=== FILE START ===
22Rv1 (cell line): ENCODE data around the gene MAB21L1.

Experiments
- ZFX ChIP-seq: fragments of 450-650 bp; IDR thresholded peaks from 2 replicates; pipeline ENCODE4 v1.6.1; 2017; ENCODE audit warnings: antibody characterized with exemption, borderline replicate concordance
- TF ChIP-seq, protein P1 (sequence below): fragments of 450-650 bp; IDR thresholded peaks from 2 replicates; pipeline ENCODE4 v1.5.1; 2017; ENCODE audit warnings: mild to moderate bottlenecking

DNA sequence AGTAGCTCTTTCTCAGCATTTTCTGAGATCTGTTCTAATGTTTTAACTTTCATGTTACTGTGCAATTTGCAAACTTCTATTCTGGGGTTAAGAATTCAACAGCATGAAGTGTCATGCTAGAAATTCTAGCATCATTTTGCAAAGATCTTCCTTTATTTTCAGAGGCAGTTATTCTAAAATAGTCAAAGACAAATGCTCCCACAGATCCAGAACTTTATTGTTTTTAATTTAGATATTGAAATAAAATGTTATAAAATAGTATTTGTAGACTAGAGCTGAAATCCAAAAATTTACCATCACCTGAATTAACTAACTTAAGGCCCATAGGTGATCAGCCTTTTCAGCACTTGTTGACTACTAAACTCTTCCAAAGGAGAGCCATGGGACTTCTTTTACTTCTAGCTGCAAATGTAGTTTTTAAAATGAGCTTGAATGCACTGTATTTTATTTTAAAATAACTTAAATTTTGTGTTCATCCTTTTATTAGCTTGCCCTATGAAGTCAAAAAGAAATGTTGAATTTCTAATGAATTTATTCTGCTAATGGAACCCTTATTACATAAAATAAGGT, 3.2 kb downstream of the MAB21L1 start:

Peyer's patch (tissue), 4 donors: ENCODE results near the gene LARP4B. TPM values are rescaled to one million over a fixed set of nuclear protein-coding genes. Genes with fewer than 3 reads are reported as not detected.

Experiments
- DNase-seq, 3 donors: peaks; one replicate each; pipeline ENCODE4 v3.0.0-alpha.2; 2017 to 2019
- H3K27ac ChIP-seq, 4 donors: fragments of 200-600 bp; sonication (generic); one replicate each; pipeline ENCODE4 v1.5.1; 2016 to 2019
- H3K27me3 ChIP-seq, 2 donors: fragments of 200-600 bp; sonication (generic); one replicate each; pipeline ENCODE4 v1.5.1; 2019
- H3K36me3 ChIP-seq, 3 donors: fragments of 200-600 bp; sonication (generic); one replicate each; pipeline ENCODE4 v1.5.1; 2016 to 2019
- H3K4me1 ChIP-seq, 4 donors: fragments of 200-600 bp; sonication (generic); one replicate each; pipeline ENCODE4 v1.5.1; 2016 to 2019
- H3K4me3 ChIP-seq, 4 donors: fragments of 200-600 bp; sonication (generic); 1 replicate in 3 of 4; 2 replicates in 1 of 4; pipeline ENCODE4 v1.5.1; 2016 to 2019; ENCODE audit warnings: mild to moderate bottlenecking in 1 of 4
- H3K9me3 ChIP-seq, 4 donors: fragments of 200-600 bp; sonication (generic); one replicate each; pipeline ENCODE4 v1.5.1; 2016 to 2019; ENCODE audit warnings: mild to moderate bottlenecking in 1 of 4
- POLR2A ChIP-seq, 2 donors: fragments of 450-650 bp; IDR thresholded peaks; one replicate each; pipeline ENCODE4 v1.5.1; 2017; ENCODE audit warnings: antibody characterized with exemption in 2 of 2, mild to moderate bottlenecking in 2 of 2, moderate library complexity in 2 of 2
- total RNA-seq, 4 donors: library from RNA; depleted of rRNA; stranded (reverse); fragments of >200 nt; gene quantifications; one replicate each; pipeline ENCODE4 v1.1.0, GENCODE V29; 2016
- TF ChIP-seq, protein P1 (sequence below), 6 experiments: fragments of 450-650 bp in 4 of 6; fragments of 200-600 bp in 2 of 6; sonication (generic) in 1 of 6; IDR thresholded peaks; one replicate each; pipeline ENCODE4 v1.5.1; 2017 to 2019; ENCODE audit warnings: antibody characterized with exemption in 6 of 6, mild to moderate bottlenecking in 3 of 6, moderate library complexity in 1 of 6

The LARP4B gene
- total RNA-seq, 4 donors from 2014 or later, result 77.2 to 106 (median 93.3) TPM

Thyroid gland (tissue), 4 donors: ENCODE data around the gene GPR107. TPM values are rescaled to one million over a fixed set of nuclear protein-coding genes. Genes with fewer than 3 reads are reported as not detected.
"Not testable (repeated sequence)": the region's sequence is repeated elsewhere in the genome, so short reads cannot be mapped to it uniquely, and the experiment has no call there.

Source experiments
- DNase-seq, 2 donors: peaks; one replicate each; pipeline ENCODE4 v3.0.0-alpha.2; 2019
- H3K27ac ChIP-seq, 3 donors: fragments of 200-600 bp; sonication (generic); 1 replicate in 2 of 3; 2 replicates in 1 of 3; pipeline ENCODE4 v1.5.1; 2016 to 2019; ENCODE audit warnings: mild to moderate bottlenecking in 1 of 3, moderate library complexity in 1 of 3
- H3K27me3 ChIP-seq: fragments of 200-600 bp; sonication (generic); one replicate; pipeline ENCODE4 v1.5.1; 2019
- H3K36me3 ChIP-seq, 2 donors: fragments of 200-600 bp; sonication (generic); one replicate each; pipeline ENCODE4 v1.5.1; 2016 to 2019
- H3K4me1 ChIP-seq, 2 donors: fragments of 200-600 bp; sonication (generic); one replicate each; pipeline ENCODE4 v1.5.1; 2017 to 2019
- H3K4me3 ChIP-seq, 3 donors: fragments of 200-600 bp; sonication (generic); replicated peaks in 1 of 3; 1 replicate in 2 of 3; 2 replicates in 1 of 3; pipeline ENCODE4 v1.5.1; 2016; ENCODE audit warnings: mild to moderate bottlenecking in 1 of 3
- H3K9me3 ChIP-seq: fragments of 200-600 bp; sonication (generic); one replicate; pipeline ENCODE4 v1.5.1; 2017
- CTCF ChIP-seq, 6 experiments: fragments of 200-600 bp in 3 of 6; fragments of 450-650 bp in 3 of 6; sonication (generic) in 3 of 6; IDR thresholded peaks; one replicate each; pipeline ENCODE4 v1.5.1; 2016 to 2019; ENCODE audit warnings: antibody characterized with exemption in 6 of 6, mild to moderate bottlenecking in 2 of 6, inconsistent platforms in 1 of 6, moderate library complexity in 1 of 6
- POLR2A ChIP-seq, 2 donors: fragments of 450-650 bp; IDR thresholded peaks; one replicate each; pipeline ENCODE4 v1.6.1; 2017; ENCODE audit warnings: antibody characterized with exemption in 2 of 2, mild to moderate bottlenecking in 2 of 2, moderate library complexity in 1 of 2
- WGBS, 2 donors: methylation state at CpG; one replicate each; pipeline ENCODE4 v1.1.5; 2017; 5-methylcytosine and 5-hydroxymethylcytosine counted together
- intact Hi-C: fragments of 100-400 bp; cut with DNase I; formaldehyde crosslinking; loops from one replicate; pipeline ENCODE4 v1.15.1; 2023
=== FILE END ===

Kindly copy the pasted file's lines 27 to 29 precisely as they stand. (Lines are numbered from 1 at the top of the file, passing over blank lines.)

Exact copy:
- H3K4me1 ChIP-seq, 2 donors: fragments of 200-600 bp; sonication (generic); one replicate each; pipeline ENCODE4 v1.5.1; 2017 to 2019
- H3K4me3 ChIP-seq, 3 donors: fragments of 200-600 bp; sonication (generic); replicated peaks in 1 of 3; 1 replicate in 2 of 3; 2 replicates in 1 of 3; pipeline ENCODE4 v1.5.1; 2016; ENCODE audit warnings: mild to moderate bottlenecking in 1 of 3
- H3K9me3 ChIP-seq: fragments of 200-600 bp; sonication (generic); one replicate; pipeline ENCODE4 v1.5.1; 2017